North America

Perseids Road Trip: Catching Some of Nature’s Greatest Fireworks

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How many shooting stars can you see here? There is more than one.

One of the best opportunities of the year to see shooting stars is during the annual Perseid meteor shower that is expected to put on a phenomenal show over the Great Lakes region of the United States and Canada. This meteor show is always one of the best of the year each August as the remains of Comet Swift-Tuttle flow through Earth’s atmosphere.

One of the trickiest and most technical skills in photography is shooting the heavens and stars. As a landscape photographer, it’s a skill I have been working on for a couple of years to refine in the dark skies of northern Michigan and southern Canada.

Astrophotography is difficult because it requires the confluence of several things happening in harmony. The most obvious is clear weather, but one factor that is often overlooked is light pollution. Unfortunately, the overwhelming glow of light pollution prevents about 80 percent of people in North America from seeing the Milky Way in the night sky. Thankfully there are a few places left where you can go and still gaze in awe at nature’s fireworks. In Michigan we have six dark-sky preserves that restrict artificial light pollution.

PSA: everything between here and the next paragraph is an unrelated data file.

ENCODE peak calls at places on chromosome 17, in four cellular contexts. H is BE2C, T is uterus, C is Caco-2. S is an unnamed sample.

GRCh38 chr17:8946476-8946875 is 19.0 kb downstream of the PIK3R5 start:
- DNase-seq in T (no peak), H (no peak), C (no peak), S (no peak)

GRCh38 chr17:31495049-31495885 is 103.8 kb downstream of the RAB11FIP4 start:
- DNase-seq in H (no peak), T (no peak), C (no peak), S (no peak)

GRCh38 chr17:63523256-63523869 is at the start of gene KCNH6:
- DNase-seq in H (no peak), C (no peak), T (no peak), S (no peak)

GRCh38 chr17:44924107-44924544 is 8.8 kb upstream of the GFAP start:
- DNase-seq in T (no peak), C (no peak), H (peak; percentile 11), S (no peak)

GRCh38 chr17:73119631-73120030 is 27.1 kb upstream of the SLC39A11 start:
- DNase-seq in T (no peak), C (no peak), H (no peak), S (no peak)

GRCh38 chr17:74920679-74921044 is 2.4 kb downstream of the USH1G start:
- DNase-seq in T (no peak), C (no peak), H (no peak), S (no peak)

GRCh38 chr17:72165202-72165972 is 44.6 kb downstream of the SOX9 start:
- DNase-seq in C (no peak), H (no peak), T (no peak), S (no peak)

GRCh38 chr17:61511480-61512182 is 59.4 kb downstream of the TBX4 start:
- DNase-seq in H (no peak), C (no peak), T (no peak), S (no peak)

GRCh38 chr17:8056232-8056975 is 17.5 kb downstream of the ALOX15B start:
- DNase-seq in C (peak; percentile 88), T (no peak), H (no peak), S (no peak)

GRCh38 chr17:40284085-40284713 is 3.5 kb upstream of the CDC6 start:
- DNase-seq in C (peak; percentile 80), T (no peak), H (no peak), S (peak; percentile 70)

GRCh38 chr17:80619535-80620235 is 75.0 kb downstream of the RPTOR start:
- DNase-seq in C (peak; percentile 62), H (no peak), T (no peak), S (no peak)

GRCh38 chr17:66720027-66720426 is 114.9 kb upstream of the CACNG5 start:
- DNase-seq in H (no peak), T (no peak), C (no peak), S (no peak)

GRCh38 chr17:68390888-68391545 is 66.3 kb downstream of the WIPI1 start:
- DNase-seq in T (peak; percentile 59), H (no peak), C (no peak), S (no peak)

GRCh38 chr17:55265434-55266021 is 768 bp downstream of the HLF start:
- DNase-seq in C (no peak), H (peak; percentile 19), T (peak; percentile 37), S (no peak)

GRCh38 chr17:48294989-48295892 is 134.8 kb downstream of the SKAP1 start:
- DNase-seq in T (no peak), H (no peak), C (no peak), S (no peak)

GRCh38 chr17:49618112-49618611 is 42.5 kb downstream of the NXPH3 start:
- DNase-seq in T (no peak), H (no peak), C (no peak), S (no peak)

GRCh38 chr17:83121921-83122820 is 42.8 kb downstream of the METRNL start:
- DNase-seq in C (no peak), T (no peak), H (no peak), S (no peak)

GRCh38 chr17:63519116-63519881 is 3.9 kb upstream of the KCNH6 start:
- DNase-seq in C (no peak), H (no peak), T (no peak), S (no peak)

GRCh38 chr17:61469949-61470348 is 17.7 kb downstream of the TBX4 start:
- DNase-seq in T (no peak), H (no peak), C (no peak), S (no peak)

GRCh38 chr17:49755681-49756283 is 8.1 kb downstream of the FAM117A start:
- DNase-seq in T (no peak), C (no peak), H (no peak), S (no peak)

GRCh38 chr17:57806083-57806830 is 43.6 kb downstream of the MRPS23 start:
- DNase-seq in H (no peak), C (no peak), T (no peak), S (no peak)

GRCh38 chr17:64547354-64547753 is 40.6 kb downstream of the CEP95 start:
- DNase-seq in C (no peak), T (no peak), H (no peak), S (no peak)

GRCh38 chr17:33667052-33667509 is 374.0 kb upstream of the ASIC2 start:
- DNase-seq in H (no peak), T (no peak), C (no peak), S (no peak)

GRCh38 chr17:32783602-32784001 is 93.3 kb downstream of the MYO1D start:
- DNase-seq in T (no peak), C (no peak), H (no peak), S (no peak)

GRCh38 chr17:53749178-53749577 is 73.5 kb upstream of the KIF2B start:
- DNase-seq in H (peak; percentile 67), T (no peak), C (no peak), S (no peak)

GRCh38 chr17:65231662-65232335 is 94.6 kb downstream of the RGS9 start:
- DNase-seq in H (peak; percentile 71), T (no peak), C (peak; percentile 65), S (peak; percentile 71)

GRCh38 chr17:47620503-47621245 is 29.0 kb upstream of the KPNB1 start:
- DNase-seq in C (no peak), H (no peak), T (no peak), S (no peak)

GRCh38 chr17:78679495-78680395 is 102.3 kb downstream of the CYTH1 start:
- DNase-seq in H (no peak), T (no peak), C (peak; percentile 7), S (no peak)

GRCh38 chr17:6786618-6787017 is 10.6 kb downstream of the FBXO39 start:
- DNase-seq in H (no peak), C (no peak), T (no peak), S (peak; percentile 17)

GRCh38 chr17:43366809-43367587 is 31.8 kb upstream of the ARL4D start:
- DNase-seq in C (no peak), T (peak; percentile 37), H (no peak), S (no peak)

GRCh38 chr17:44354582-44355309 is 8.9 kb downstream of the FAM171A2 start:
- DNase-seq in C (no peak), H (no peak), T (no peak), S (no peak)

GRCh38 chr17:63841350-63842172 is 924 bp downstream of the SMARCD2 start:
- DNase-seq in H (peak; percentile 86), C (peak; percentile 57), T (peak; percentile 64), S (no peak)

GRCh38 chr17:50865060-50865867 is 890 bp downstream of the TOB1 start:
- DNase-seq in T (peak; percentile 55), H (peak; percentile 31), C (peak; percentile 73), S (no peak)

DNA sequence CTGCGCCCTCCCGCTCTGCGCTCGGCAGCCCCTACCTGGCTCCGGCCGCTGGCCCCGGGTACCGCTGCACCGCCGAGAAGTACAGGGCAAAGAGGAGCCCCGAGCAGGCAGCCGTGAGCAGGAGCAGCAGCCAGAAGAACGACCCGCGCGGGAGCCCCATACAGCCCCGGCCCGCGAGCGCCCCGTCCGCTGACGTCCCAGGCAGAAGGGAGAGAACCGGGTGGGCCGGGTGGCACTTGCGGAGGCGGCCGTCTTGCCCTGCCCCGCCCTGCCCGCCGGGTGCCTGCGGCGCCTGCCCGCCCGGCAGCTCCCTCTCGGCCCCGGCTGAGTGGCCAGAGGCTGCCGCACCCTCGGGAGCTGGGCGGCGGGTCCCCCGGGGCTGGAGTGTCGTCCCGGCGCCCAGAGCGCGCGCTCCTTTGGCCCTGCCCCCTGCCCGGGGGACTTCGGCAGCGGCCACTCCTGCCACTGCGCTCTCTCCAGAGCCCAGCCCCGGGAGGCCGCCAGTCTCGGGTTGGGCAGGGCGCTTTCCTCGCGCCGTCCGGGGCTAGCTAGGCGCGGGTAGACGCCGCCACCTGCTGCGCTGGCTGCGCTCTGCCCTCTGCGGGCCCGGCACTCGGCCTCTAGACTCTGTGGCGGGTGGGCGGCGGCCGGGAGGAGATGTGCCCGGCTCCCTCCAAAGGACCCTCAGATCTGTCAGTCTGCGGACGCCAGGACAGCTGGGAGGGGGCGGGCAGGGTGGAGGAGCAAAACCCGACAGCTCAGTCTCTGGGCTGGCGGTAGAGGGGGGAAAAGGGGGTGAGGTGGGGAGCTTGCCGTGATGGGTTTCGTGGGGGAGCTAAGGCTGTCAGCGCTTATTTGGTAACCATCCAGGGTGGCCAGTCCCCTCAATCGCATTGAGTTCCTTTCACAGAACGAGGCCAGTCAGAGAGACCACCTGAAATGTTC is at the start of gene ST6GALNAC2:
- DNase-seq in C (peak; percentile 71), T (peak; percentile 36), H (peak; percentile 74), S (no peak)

I ventured up to Port Crescent State Park in Huron County located in the lower peninsula of Michigan. Overlooking Lake Huron, the dark sky park provided one of the best landscapes last night in North America to see the show. In all the years I have gone to watch meteor showers, this was one of the best nights I have ever seen. Using a star and satellite tracking app on my phone, the evening was so clear that a Russian satellite I was tracking overhead blinked light from the sun so bright it almost looked like a plane but it was moving at a much faster velocity. The Milky Way looked milky and almost all of the constellations visible in the northern hemisphere were crystal clear. During the best minutes of view, I saw perhaps 3 shooting stars per minute. Other times there were lulls of maybe a few minutes with no sightings.

If you want to learn how to shoot the stars and Milky Way, here are some tips. First, you need a good camera with a high ISO, large aperture and slow shutter speeds. Second, you require a steady tripod. I was shooting exposures at 15 and 30 seconds and you must be able to able to have no movement at these settings (these shutter speeds will detect even the movement of a human heartbeat). My go-to setting for aperture was mostly at F-3.5. Some of the new Canons and Nikons have insanely high ISOs, and while I did shoot a few photos from 125000 to 256000, I shot a lot at a modest 3200 all night. Third, you need a wire trigger or smart phone digital app. Lastly, you should set the white balance to either tungsten or fluorescent.

Go out and enjoy the show!

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